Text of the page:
September 4, 2020
STOCKS – TSLA, PYPL, SQ, SWKS
Macro – QQQ, SPY
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- This Pullback May Be Different
- We Will Find Out Fast What Happens Next
- A Drop To 2860 On The S&P 500 Is A Real Possibility
- AMD May Fall 11% More
- Stock Market Comes To Critical Moment
- Stocks Set To Sell-Off Morning Commentary
- The NASDAQ Just Hit That Level Again – Midday
MICHAEL KRAMER AND THE CLIENTS OF MOTT CAPITAL OWN TSLA
Michael Kramer owns QQQ Puts
The market has gone into another mode, and it is just flat out scary how it moves so erratically with speed. At 10:30 am on September 3, the Qs were at $294.50; around that same time on September 4, they were at $271.80, a move of 7.5% drop. That is insane. You realize if this type of movement took place over a week, there would be specials on TV about whether or not this is the next significant correction in the market. But because this happened in 24 hours, nobody has the time to even think about it. The moves we witnessed are not healthy, and they downright dangerous. It shows you how much speculation there is in the market, and much leverage must be getting used. You can see the danger of what happens when the Algo’s flip.
Everyone wants to know what happens next, and I wish I had an excellent answer for you. But I can tell you a few things about this market pullback that is different than the other retreats we have seen since April. First is the volume. Look at the explosion in the volume levels of the Qs; the last two days saw volume levels similar to that of March. It means the drop brought out a lot of sellers.
Second, for the first time since April 3, the S&P 500 closed below the uptrend. This is typically not something we want to see; it would indicate that momentum is likely shifting.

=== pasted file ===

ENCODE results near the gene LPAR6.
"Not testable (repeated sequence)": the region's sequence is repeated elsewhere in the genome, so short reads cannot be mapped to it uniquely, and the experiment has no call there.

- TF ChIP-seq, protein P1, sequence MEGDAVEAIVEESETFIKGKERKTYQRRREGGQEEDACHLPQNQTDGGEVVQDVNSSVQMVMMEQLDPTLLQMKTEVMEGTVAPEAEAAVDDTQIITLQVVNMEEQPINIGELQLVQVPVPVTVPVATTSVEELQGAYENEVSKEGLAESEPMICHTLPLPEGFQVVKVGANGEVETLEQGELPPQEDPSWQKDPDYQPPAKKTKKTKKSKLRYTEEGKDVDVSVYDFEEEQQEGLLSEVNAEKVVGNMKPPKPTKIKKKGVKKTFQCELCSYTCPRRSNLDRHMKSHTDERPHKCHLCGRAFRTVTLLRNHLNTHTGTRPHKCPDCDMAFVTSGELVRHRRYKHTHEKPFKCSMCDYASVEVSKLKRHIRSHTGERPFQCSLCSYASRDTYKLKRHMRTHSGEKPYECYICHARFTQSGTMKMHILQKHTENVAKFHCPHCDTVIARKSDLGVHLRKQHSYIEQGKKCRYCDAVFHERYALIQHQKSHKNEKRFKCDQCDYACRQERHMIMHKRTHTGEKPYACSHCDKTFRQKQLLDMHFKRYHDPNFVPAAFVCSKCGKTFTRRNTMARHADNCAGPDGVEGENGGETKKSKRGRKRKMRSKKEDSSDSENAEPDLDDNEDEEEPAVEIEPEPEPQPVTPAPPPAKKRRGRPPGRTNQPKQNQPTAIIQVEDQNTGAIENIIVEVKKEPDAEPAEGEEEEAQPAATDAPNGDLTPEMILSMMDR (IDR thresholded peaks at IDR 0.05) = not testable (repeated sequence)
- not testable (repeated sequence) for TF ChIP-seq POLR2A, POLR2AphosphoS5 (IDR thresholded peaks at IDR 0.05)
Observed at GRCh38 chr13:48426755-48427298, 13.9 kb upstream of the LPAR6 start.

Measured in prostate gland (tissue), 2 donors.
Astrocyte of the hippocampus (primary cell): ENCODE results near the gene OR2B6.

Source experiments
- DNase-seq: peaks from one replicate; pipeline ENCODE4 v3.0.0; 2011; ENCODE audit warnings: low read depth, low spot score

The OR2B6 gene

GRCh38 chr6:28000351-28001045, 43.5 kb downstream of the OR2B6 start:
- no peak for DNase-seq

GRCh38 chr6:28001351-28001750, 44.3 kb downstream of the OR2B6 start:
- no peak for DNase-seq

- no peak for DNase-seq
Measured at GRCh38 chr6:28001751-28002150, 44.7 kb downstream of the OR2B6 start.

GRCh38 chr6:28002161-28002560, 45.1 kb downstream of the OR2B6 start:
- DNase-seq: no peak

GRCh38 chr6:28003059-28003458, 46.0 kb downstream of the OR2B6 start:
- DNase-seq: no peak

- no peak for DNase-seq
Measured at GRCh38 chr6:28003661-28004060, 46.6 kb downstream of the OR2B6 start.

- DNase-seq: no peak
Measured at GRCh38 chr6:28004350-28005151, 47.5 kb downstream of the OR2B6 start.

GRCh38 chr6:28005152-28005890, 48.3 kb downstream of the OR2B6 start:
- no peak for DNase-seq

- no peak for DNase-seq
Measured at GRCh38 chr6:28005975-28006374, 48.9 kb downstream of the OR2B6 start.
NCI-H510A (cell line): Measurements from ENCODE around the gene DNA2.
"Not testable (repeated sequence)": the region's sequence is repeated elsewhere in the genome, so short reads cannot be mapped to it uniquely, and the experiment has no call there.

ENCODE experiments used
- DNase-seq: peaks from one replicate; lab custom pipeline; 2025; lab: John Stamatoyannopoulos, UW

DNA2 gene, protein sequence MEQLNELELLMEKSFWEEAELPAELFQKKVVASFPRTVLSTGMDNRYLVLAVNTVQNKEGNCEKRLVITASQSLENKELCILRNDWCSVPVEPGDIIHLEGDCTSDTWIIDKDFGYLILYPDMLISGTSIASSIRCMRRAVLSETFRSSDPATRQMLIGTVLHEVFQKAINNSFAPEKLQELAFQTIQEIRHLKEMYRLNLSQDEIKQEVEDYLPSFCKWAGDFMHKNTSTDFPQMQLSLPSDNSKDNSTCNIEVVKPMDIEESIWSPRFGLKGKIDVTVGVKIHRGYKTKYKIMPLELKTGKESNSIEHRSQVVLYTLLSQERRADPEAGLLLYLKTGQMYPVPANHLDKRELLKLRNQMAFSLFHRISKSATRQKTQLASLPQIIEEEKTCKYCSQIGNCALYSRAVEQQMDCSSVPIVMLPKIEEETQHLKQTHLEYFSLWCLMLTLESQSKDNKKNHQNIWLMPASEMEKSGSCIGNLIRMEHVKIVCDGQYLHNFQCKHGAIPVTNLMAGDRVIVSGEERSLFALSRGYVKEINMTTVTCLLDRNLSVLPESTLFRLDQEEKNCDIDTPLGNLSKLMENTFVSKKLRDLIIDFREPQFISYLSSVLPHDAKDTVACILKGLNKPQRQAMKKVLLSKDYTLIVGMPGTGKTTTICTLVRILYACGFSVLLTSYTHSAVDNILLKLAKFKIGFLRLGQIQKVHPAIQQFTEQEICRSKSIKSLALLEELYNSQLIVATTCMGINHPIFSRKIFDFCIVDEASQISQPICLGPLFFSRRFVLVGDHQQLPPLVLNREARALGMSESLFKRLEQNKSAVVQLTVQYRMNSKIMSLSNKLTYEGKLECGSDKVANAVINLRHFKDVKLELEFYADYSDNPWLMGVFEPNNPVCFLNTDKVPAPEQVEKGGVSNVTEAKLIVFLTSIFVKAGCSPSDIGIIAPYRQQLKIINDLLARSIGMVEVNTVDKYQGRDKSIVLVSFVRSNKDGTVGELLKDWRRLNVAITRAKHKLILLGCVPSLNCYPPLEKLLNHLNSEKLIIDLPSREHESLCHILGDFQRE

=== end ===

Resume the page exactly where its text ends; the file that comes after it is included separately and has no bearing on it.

Third, the S&P 500 rallied into days end and failed at that trend line, with 45 minutes left in the day.
Fourth, the Qs failed to get over resistance around $286, which served as support on September 3.
One more, the number of stocks below their 50-day moving average in the NASDAQ 100 fell below 60% for the first time since April 27.
The rally into the close was impressive, but it could have just as easily been on the heels of short-covering as it was on real buying. It is important to remember that this is a three day weekend, and nobody wants to be short into a three-weekend. Especially when some piece of news could drop Monday at 5:30 pm, about some bogus vaccine in a golden hamster showing an immune response to the COVID virus pumping up the futures, as dumb as that may sound.
So, unfortunately, we will have to wait until Monday to get more confirmation, but based on what I see, I’m not too fond of it. I may be more conservative then many of you about the market rising, and have a more negative attitude, but that doesn’t mean I want it to fall. I do run a long-only portfolio, and it is still 65% or so invested long, with 35% in cash. I’m just glad I trimmed my Tesla position again this past week.
Tesla didn’t make it in the S&P 500 from what I am reading tonight. The stock is falling after hours. Tesla was a big part of this momentum trade, and if this stock gets hit on Monday, it is likely to drag down some of the other momentum names with it. Tesa has to hold support at $370; otherwise, it is a fast drop down to $330.
I don’t understand how Tesla was passed up for ETSY, Teradyne, and some company I have never heard of, but that how it goes.
PayPal is a pretty good example of what happens when a stock breaks and uptrend and is then is reject on the retest.
Square broke one of its uptrends, but for now at least found support at the other.
Skyworks is another example of a stock breaking its uptrend and failing on the retest.
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